Wednesday, December 07, 2022

Colorado Tries to Force LGBTQ Approval

The US Supreme Court is considering an LGBTQ rights case, but it is really about subjugating normies.

A Stanford law professor writes:

One of the most telling exchanges during the argument involved a hypothetical from Justice Barrett, who asked the Deputy Solicitor General Brian Fletcher (whom I consider a friend: full disclosure), supporting the Colorado law, what would happen if the shoe were on the other foot—i.e., what if a gay web designer declined to create a custom website for a Christian organization that advocates for traditional marriage? Could the state compel such a person to design such a website?

Remarkably, Brian responded that the two cases should come out differently. That is, Colorado can compel a Christian to design a custom website celebrating a same-sex marriage, but cannot compel a gay person to design a custom website advocating for traditional marriage. His reasoning for this answer reveals the fundamental flaws in the government's position.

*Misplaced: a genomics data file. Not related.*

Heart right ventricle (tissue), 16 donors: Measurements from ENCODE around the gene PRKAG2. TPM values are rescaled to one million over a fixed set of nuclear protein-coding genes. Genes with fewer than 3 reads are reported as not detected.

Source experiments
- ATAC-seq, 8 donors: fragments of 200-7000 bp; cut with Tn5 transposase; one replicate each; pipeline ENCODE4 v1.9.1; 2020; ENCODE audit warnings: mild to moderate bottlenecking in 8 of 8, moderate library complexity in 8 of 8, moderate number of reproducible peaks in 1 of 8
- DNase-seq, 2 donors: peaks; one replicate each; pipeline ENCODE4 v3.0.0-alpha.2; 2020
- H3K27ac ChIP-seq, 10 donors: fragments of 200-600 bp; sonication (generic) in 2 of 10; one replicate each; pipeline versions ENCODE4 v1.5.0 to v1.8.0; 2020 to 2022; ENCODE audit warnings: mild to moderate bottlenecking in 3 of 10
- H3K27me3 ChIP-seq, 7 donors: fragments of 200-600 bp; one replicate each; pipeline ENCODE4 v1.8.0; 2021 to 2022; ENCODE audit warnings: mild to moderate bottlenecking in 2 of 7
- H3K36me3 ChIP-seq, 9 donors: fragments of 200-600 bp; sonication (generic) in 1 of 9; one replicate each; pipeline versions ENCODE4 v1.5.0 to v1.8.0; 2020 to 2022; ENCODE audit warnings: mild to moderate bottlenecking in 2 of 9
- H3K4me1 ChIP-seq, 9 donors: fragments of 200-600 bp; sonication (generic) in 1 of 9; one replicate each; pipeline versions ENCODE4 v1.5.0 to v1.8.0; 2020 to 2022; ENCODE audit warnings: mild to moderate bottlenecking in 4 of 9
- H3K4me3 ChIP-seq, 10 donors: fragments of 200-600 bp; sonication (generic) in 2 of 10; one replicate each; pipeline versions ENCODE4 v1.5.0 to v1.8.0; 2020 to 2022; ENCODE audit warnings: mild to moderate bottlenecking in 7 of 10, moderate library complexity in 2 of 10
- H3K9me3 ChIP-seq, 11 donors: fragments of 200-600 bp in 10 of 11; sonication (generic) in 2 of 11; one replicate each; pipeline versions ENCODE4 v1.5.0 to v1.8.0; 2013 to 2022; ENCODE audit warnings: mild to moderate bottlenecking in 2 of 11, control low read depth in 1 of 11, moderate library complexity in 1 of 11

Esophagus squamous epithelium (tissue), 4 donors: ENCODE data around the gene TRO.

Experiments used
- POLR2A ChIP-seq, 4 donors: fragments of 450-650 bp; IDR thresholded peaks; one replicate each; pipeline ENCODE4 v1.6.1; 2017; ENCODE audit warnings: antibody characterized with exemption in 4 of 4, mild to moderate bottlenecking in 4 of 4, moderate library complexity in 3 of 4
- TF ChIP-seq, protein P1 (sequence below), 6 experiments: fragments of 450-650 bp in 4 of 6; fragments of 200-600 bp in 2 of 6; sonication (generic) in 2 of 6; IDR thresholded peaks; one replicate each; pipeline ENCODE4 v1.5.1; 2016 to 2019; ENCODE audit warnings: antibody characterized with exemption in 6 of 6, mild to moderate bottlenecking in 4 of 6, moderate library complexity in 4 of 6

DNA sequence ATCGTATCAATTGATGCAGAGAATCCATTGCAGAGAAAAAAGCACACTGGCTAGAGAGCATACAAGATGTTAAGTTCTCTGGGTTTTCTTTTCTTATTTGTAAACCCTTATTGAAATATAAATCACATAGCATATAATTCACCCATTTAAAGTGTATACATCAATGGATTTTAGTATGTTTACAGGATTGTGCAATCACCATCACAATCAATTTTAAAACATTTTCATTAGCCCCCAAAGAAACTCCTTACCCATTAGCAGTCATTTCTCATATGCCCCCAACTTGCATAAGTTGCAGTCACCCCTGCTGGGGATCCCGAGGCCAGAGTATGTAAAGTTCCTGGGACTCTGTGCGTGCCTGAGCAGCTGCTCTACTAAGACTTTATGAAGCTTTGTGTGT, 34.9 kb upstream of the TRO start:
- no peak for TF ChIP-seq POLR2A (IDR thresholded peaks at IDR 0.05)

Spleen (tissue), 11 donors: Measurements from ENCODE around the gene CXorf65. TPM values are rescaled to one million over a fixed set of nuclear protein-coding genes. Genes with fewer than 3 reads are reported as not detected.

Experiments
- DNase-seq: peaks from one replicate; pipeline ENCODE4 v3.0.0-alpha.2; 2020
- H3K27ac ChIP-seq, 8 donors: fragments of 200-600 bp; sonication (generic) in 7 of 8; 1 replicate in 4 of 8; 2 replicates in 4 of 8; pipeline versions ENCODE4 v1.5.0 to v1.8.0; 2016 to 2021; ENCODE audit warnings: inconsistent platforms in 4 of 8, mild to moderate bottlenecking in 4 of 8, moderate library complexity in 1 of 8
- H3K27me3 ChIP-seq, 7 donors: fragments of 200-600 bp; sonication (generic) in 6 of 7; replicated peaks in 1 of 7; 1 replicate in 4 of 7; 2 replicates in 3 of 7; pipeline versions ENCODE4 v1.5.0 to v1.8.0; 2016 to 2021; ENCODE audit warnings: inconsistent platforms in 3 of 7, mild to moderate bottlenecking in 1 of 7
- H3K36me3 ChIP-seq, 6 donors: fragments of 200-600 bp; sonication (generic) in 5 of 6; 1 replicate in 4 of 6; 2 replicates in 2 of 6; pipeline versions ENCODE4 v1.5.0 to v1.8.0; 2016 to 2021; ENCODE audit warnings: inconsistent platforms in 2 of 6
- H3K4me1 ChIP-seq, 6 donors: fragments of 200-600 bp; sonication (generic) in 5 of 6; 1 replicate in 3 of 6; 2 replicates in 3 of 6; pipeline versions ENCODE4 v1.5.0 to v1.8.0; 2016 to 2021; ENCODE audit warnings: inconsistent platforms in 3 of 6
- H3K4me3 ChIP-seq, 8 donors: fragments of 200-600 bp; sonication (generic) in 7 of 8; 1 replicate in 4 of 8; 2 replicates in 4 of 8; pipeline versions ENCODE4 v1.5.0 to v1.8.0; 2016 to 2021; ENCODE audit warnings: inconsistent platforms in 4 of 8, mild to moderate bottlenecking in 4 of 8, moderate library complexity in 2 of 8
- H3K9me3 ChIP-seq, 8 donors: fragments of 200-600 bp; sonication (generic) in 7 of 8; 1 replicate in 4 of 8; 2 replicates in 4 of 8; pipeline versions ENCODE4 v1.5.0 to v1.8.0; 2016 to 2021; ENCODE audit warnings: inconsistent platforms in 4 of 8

According to the Deputy Solicitor General, declining to design a website for a same-sex marriage is inherently a form of "status discrimination," which the government can treat as a form of "conduct" (not speech) and therefore compel or suppress as it sees fit. But declining to design a website promoting traditional marriage is discrimination based on the message (not status) and is therefore protected speech.

Wow. The only simple solution is to allow any business to refuse service to anyone.

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